Robert Morris University, located in Moon Township, Pa., near Pittsburgh, serves a large community of the military children with the nearby Air Force Reserve base. All education majors at Robert Morris attend weekly seminars to discuss the challenges of student teaching with their school faculty. Starting this semester, one of the sessions will be devoted to discussing the needs of children with parents in the military who are deployed, state-side or veterans.
Rafoth, who will lead the session, said the constant moving can cause "holes in instruction," rather than cognitive issues for the student.
"This especially happens with math instruction because math curricula vary place to place, and it's possible you can go around and never get fractions because those are taught in a discrete place in the curriculum," she said. "Then, boy, are you up a creek when you meet algebra."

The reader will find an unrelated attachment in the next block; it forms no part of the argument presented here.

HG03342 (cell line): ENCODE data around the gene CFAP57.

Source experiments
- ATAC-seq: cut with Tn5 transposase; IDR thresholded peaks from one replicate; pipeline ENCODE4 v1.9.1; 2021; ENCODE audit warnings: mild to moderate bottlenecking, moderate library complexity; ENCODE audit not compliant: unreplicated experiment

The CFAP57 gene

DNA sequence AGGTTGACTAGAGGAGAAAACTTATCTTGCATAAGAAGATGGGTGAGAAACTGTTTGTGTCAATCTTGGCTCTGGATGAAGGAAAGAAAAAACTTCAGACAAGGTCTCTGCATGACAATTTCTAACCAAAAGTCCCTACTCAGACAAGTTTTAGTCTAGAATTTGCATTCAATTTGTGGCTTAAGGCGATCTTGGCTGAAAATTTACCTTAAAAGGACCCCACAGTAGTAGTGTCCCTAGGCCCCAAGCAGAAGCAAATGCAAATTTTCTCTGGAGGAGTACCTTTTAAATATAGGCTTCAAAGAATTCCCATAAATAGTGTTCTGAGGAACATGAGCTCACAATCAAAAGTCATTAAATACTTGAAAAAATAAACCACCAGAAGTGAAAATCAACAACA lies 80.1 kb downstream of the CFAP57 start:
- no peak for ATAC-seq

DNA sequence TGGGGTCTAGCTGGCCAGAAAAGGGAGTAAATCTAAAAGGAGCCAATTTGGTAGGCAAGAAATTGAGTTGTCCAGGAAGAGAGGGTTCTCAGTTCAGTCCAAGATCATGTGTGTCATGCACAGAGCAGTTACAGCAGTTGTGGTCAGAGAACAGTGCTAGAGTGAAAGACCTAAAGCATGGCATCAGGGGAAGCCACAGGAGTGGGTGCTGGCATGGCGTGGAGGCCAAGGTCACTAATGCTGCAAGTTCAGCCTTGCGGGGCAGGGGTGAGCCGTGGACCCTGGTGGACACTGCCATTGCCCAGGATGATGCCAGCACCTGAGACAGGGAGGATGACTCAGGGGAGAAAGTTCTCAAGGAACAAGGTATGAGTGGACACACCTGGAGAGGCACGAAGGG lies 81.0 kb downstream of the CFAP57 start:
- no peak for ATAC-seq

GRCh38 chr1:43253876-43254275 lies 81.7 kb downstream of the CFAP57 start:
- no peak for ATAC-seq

Almost 10 percent of the 24,000 students at Kansas State University are military-connected since there are three military bases in the state.
The university's College of Education will hold a special session on the needs of the military-connected families at its educational symposium, an annual career day for about 500 students. The school also will incorporate information about military children into a required teaching course, Core Teaching Skills, about effective teaching and learning.
Debbie Mercer, the college's dean, said military children deal with anxiety and fear of the unknown. Those issues can manifest in the classroom with a student becoming withdrawn or acting out, she said.
"Being able to reach that child where they are, help figure out exactly what is going on and then come up with a plan for that child is important," she said.
Mercer said these students need more focused-teaching techniques, such as one-on-one attention from the teacher and lessons with physical activity for a child that is acting out, or more collaborative learning situations for a child who is reserved.
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